the Assistant Paster. Rev. LJNT>3AT B. LONGACRE.
Children's Day Service .-. the Sunday school at 9:30 a. m.
MADISON AVENUE PRESBTTERtAN CHUHCH. cor
ner B3<i-«t.. HOWARD AGSEW JOHNSTON. D. D.. Pa*.
tor. — Sunday, 11 a. m.. "A Good Conscience." 8 p. Nt,
'•Mark's Gospel."
MADISON AVENUE REFORMED CHUHCH. aesSJBF
of STth-Bt.. Rev. AB3OTT E. KITTREDG3. Pajt-r —
Services at 11 a. m. and 8 p. m. Dr. KITTEE»!!) w-11
preach morning d-. ; evenln*. ChriaOaa EadeaTor rr^ot.^t
at 7:15 p. m.
MADISOS SQUARE PRiSi XT fclKI AN CHUHCS, Mi'V
•on-ave. and 24'Ji-et.. R«v C. H. PARKHTTRST. IX D..
Paster. — Sakbaih_»errie#». 11 a. a and 8 p. m. H«rw.
GEORGE A. HILTON win preach.
MEMORIAL. BAPTIST. WaSUsaSaß Scna.-^.— Tr J' i>-
SON and spectal rotates] serrtow. 10:43. Chaplata JON23.
of the United It Bias Navy. " *>
MSTROPOLTTAX TEMPLE PARISH.
METROPOLITVN TESIPLEL Tth-«v«. and l*t!v-«t.—
Children's Day a tail 1L Dr. * MAN at 9. Prajw
meeting Wednesday awaslßS 1 Meetings ev»ry a!gat.
JANS STREET CHTTRCH. between Bth-avs. sud Oraea
wlcn-d^-.— T..S. BONt>. 1L Children* Say. «,
PEKRY tj'l'RKLrr CHURCH, near Oraairwiab-at.
X c. CODDIXOrraX. 1:. Children's Day. s.
AT METROPOLITAN TEMPLE. — Special iiiusliaii «a
tertalament Saturday evening by Parish Choral Csloa.
AT JANB eTREET CHURCH the osaal Tlaaaatt
Honr" at -i p. zn. Dr. CAX»MAN. Speakar. ocedal ao*lc
•NK'.V-YORK FRESBTTERIAN CHUKCHI Tta-arr*. and
12»th-*t.. F- £; AN J M MTLL.^X PMttT —
P-eac--ff 11 a m.. H— It. i - w. -^ ~
7:45 p. m.. Rev JOHN F. 6COTT. Prayer maatai«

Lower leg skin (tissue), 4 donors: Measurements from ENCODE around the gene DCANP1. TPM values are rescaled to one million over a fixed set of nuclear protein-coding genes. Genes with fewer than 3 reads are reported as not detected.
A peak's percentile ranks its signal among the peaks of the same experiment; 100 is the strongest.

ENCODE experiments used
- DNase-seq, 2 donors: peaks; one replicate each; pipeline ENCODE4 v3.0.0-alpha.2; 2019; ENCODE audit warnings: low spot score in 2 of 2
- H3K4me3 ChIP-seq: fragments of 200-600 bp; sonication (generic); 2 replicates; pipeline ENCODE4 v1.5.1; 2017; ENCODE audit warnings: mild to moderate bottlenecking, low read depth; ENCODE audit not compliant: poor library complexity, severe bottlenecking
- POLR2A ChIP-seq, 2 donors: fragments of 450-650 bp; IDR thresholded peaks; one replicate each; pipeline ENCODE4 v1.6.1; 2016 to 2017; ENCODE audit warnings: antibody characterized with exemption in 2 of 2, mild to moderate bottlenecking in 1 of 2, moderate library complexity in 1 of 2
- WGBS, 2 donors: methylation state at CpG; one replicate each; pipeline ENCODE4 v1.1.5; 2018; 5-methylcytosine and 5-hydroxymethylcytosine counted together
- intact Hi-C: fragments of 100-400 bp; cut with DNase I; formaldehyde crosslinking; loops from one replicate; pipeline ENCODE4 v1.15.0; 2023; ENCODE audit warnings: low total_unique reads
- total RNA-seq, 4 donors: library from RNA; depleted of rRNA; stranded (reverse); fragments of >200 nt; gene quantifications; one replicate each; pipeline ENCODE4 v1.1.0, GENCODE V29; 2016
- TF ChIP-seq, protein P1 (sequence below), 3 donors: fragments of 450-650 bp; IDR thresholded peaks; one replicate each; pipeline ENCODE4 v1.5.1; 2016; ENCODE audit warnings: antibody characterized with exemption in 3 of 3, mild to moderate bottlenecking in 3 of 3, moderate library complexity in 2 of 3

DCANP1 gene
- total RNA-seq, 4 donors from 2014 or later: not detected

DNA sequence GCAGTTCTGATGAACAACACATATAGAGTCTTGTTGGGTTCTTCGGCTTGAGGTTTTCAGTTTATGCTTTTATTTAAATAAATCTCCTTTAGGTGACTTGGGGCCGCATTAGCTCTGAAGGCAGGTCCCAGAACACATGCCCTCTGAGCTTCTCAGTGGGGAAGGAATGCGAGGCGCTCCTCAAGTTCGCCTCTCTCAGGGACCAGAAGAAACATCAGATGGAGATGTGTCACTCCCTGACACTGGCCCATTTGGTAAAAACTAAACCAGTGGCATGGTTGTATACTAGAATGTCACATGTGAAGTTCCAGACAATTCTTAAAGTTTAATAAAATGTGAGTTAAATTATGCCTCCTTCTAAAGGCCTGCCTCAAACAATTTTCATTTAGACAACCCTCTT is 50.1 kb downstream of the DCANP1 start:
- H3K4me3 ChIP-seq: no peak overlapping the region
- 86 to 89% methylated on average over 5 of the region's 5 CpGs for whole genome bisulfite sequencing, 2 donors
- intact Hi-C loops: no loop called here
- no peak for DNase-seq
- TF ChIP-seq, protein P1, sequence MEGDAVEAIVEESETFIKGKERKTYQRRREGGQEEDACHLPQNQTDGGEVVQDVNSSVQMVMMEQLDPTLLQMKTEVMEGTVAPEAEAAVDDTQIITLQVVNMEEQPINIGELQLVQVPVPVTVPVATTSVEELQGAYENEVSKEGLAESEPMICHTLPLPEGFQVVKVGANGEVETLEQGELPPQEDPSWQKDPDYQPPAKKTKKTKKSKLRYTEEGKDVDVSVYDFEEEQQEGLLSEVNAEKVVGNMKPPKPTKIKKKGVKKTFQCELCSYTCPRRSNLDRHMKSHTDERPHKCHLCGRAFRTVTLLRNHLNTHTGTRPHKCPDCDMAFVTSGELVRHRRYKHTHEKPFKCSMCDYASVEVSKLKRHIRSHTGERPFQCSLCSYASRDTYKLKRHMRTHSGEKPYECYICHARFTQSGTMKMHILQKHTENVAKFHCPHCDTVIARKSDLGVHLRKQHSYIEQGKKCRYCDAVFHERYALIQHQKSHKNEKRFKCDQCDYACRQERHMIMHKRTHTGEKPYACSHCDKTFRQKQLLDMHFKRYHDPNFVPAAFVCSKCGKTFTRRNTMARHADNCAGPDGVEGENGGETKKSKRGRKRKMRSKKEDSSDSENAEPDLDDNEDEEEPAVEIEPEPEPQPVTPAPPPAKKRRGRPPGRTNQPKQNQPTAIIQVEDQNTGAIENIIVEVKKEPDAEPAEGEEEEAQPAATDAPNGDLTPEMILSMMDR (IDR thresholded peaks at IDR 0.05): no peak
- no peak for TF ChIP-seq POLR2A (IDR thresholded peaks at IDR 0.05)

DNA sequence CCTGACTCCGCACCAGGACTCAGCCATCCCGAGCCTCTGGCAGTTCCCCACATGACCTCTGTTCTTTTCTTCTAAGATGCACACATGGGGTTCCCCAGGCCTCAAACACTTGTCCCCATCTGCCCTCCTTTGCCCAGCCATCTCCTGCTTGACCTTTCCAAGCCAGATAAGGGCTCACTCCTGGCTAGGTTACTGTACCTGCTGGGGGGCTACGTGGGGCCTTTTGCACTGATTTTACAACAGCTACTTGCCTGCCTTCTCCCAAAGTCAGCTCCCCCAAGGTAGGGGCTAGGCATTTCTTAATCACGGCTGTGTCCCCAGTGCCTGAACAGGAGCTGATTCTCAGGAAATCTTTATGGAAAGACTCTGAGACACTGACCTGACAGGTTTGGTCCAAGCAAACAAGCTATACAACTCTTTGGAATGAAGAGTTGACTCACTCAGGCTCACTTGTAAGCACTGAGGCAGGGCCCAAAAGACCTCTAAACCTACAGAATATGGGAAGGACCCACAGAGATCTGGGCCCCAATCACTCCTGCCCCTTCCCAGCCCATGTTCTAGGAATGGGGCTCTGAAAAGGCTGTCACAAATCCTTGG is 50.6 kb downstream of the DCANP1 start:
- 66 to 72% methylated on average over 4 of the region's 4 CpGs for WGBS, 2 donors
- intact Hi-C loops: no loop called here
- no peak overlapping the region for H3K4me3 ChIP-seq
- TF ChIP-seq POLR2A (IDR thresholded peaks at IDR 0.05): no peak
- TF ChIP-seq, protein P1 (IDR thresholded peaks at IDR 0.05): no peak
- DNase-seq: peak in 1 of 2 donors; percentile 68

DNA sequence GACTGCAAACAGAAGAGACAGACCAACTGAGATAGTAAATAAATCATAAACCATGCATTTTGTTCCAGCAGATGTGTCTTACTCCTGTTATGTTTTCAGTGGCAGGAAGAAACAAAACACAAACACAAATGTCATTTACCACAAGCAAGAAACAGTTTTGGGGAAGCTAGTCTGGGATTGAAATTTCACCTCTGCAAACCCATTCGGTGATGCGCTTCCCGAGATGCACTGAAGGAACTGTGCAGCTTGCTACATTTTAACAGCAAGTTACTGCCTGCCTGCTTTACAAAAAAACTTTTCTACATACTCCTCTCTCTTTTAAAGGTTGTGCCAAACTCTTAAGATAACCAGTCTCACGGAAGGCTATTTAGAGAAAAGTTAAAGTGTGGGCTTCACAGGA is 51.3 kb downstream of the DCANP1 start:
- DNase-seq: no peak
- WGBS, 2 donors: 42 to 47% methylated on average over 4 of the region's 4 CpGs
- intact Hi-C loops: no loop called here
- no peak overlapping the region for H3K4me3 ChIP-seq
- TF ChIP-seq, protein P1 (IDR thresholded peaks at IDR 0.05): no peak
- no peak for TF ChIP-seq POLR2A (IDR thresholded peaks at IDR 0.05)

\fednesday evening.
NEW-YORK PROTESTANT EPISCOPAL CT7T MIS
SION eOClETY.— A'.asscons*. BlackweU's Island. BlaijOß
POTTER will bold th« Annual Conirniatica Bulk* IB t_->
Chapel of th» &wd Shepherd. Sunday, Juna 19, 3 > a.
A specai boat •will l«iv» foot ct East 2ftth-«t., 2.13 IX CX^
imtummg sflar U - serrlcoL Friends si --.» City Mlattoa
Society ecriially Invited.
PILGRIM CHURCH. 121 st-«. and Ma«!ecro-».'o^ — ••»
▼ices 11 a. m. and Bp. no. 3«rtnoii to ycirig ?eo^te oT
th« Paator. Re FRANK E. RaMSDELL. la morale*.
Floral aervtc* by the Sunday school In th« ■earrlns;.
RUTGERS PRESBYTERIAN CHURCH. Broadway, ecr
ner T3d-st.— Preaching '■"- a. m.. by th« Raw. RO3SaT
RUSSELI. BOOTH. D. D.. Pastor asjsmsm f ibbiibi
aarv.es at 4 o'clock. No evening servtc*.
SECOND CHUTiCH OF CHRIST, SCIENTIST. M*3
■OO-a.v-: and 29ta-«t. — Sunday wrv'.e**, 10:43 a. a. s_"»l 3
D. m Subject to-morrow '•Sacrament.'* 9unia7 school.
12 m ■W-d3r*day ev^nlns; --•• -.*. 9 o'clock. RaadfatS
room! a: No. >' *th-ave. -per. daily. 9 a. m. to " O. m..
Tuesday and Friday eventass and Sunday artaraoosm
SECOND P.EFORMED PRESBYTERIAN' CHTTRCH,
— - West 33th-st.. near Broadway. R. M. SOMifSR—
VILLE. Minister.— On Sabbath. Juno 10. at 45. sz* R»".
Dr J G. PATON. veteran missionary to •--.c New